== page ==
Private/Public Partnership at Its Best
A private nonprofit, the Los Angeles Police Foundation (LAPF) commits itself to improving policing and police/community relations in LA, which, with approximately 4 million people, ranks as the largest city in California and the second-largest city in the United States. With Hispanics, African Americans, and Asian Americans accounting for around 50 percent, 9 percent, and 11.5 percent of that population, respectively, it is also one of the country’s most diverse cities, where English is not the native language for many. Moreover, with nearly 8,500 people per square mile, LA has a high population density.
In such large cities, many find themselves economically challenged, and with a poverty rate at around 18 percent, LA is no exception to this rule. The combination of so many people from different backgrounds, many of whom are struggling financially, living in such close proximity to one another can put quite a strain on the police force, which is where the LAPF comes into play.
Helping the LAPD to Keep LA Safe
The single largest source of private funding for the Los Angeles Police Department (LAPD), the LAPF has enabled the LAPD to upgrade its technology to adapt to changing conditions in policing. These upgrades include body cameras, video analysis equipment, and high-tech communications and fire safety equipment. Body cameras help both the police and the public by creating a video record that not only can be used in the prosecution of suspects, but also allows for greater transparency in policing, which facilitates the development of a stronger bond of trust between the police and the community it serves. As for high-tech communications upgrades, they enable the LAPD to react more quickly to developing situations, and fire safety equipment protects officers helping to deal with deadly wildfires.
LAPF-sponsored specialized training
courses cover conflict both in the workplace and between the police and the
community. Twenty-First Century Community Policing Training emphasizes
community relations, especially with minority populations, for new officers and
aims to make policing equitable. Recognizing and dealing with problems that
erode trust between officers and with the public leads to improved job
performance and better community relations.
The LAPF also helps to fund various existing local groups and programs. While the Valley Crisis and Recovery Services (CARES) Family Justice Center aids those who have experienced domestic violence, the “Look Again” Public Service Awareness Campaign educates the public about the dangers of human trafficking and aids the community in protecting young people from falling prey to sex traffickers. The Martin Luther King, Jr., annual breakfast not only celebrates the life and accomplishments of the civil rights leader, but also fosters better relations between the LAPD and LA’s African-American community.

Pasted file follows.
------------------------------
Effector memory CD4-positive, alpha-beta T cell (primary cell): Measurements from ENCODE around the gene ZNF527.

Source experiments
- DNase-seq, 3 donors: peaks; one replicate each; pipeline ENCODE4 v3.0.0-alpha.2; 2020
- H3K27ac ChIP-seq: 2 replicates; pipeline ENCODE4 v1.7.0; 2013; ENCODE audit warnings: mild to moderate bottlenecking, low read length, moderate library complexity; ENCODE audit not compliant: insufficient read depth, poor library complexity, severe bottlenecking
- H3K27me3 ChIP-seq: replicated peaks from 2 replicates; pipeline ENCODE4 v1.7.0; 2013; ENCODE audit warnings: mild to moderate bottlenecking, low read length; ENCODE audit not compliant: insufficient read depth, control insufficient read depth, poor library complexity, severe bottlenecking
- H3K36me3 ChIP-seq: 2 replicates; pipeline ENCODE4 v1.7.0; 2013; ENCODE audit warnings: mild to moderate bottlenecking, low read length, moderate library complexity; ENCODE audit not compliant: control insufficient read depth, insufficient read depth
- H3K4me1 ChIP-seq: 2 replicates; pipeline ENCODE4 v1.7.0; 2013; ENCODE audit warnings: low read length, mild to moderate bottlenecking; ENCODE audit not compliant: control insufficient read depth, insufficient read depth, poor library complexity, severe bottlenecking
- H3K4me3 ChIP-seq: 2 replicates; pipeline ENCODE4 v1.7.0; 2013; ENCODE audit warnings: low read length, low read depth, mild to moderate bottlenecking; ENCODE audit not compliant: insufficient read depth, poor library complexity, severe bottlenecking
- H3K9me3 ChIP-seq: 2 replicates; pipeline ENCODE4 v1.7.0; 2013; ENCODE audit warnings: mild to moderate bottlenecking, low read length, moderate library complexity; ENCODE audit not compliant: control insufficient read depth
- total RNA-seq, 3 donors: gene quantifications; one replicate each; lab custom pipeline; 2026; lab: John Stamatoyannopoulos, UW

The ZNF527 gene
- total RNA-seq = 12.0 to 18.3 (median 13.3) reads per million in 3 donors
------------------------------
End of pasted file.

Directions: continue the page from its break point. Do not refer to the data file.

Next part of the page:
Preparing the Next Generation of Police Officers
By investing in the LAPD’s programs for youth, the LAPF helps to identify and aid at-risk young people and better prepare the next generation of LAPD officers in the execution of their duties. An innovation in police education, the Police Orientation and Preparation Program (POPP) gives high school seniors and college freshmen an opportunity to complete an associate degree and, if desired, gain entry to a four-year university before they apply to the LAPD. POPP’s two-year college program ensures that students achieve the physical, moral, and ethical standards the LAPD expects and requires of all of its officers.
The LAPF also supports the LAPD’s Cadet Program, which recruits promising youth for police work. This program gives young people both physical and academic training to prepare them to become the best police officers possible. By supporting the Juvenile Impact Program, the LAPF helped to identify at-risk youths and steer them away from the dangers of gang membership and criminal activity. The LAPF is committed to helping the LAPD in its efforts to inspire and train the youth of today to become the best officers of tomorrow.
The LAPF’s Support of the LAPD
In 2019, the LAPF spent over $8 million to subsidize programs that helped the LAPD. Since its establishment in 1998, the LAPF has donated over $39 million to support the LAPD’s mission to protect and serve the LA community.
The LAPD has welcomed this support, as public financing is simply not available for the vital programs that the LAPF supports. LAPD Chief Michel Moore summed up the department’s view of the LAPF’s efforts, saying, “The LAPF makes a great difference to the LAPD. With 97 percent of the LAPD’s budget committed to personnel costs, the LAPF allows us to purchase equipment and technology upgrades, provides funding for specialized training, and supports our community outreach and youth programs that help make a difference in Los Angeles.”